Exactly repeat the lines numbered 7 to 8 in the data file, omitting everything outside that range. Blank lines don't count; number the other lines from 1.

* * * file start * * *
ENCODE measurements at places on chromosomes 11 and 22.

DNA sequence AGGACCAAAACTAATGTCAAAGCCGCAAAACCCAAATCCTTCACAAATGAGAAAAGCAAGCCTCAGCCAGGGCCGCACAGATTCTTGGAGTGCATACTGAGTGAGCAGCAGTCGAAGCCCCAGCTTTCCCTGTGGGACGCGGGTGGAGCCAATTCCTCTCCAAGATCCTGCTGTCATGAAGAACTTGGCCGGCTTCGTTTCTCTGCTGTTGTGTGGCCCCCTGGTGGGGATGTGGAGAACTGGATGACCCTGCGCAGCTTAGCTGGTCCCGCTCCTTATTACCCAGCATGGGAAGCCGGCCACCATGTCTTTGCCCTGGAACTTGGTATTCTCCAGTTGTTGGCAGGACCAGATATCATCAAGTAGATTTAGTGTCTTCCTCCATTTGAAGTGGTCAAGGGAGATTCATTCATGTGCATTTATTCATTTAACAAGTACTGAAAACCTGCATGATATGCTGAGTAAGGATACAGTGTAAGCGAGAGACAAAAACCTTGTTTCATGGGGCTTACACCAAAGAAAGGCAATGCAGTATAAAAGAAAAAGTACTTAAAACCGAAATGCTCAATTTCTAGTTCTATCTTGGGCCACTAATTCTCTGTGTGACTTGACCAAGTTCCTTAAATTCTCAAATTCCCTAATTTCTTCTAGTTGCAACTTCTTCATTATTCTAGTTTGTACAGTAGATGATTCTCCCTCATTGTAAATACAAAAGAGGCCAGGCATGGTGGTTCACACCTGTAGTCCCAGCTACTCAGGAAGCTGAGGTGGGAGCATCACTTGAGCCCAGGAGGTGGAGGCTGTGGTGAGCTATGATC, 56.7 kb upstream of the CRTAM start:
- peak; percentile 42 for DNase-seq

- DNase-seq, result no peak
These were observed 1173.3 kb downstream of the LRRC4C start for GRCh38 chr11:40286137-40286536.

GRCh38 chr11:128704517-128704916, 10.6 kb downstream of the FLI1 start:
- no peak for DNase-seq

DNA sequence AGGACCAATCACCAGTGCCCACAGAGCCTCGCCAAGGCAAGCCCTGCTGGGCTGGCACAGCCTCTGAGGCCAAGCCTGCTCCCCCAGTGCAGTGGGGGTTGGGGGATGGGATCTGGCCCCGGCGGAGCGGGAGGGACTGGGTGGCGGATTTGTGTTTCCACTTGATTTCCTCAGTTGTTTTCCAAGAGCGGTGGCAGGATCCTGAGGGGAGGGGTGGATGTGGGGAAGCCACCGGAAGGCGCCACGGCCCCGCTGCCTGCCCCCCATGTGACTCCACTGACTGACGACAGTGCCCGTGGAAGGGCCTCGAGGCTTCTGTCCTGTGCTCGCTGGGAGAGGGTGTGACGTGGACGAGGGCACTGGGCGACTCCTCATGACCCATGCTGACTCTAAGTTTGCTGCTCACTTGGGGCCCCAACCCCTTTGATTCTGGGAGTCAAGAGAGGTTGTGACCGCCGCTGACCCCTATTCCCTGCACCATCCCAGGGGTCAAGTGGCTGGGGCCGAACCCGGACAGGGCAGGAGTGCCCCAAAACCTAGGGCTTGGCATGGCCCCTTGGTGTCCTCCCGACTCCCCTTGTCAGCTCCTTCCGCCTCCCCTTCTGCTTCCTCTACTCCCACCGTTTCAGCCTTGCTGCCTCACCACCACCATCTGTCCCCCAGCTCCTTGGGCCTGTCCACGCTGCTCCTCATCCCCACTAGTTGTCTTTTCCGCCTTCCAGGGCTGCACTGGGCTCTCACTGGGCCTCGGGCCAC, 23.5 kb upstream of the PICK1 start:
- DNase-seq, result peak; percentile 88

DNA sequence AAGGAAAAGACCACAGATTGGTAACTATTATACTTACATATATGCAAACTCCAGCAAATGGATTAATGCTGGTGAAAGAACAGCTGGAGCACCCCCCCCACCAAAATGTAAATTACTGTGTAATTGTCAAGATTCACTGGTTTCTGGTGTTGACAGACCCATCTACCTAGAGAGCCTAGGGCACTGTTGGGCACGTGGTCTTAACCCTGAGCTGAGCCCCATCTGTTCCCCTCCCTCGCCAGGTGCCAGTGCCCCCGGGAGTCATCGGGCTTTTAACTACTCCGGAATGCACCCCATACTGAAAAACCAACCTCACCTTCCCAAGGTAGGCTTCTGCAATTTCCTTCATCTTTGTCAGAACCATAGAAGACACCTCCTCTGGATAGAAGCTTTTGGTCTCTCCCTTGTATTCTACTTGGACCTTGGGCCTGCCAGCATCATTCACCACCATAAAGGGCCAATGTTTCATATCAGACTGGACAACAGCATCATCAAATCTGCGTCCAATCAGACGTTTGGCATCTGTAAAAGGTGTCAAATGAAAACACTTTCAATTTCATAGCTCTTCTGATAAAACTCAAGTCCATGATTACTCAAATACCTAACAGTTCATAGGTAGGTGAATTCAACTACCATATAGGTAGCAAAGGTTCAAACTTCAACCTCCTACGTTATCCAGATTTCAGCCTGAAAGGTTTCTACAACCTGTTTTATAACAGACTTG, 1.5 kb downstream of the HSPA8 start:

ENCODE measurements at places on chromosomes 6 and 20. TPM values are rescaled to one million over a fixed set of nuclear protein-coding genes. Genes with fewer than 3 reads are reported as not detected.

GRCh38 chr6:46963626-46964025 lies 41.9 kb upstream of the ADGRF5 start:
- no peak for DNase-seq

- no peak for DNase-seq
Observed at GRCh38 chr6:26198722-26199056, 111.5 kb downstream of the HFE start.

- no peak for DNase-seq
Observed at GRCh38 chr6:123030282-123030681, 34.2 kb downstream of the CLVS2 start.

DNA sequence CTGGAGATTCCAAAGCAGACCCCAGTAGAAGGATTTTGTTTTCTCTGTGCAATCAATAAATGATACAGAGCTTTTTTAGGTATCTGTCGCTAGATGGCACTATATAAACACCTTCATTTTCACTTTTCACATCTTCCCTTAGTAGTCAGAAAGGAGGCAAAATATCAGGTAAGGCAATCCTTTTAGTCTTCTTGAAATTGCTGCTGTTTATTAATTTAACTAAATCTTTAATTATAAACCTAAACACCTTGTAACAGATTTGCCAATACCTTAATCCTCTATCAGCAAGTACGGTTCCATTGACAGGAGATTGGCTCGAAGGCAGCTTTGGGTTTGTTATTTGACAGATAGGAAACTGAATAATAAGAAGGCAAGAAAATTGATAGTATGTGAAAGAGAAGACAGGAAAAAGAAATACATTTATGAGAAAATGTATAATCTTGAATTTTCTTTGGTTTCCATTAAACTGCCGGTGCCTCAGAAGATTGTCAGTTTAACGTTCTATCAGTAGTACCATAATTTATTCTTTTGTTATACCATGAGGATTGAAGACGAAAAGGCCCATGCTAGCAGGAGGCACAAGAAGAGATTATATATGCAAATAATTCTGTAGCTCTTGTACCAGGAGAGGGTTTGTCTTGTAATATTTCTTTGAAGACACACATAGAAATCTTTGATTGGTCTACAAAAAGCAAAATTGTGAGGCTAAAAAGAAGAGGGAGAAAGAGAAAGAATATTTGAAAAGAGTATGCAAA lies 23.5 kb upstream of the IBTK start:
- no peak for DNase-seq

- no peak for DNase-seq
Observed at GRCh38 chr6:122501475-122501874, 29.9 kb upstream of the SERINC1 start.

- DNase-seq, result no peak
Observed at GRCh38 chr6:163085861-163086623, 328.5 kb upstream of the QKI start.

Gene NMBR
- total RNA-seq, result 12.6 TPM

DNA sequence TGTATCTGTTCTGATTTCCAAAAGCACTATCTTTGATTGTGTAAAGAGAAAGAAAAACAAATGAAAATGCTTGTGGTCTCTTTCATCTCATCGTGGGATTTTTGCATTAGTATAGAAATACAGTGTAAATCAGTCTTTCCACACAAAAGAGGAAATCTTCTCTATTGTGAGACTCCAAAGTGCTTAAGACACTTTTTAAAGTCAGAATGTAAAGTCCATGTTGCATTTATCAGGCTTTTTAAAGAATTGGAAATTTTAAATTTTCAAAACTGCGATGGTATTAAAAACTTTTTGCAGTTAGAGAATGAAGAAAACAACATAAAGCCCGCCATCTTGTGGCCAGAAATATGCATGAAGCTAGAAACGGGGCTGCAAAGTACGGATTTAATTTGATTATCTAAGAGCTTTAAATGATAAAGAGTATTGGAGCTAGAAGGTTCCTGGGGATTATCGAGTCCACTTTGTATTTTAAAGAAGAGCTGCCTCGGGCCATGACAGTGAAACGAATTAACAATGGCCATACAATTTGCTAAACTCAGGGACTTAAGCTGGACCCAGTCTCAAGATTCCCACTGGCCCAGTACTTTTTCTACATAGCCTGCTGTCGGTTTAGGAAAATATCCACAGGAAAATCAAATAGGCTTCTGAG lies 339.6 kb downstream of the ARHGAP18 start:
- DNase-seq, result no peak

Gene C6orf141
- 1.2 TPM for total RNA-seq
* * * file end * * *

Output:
- no peak for DNase-seq

DNA sequence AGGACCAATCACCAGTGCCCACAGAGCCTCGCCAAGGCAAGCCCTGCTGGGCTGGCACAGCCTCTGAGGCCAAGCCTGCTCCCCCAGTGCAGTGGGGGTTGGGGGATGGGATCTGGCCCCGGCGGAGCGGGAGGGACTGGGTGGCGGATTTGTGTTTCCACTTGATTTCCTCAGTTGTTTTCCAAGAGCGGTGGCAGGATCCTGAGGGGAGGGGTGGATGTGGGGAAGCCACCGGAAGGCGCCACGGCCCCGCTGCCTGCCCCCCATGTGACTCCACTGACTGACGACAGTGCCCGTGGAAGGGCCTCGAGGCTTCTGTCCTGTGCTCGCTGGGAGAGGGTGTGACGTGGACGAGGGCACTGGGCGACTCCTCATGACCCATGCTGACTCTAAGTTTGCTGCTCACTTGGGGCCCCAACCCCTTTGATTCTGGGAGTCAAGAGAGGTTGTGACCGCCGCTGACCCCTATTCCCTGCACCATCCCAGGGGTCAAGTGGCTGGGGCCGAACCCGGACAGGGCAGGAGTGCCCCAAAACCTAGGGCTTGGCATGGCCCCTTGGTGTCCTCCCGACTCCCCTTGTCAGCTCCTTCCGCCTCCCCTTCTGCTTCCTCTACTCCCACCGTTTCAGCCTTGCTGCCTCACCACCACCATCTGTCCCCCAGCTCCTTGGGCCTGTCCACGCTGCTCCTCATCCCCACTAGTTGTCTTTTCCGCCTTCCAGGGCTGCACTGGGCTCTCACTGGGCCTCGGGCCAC, 23.5 kb upstream of the PICK1 start: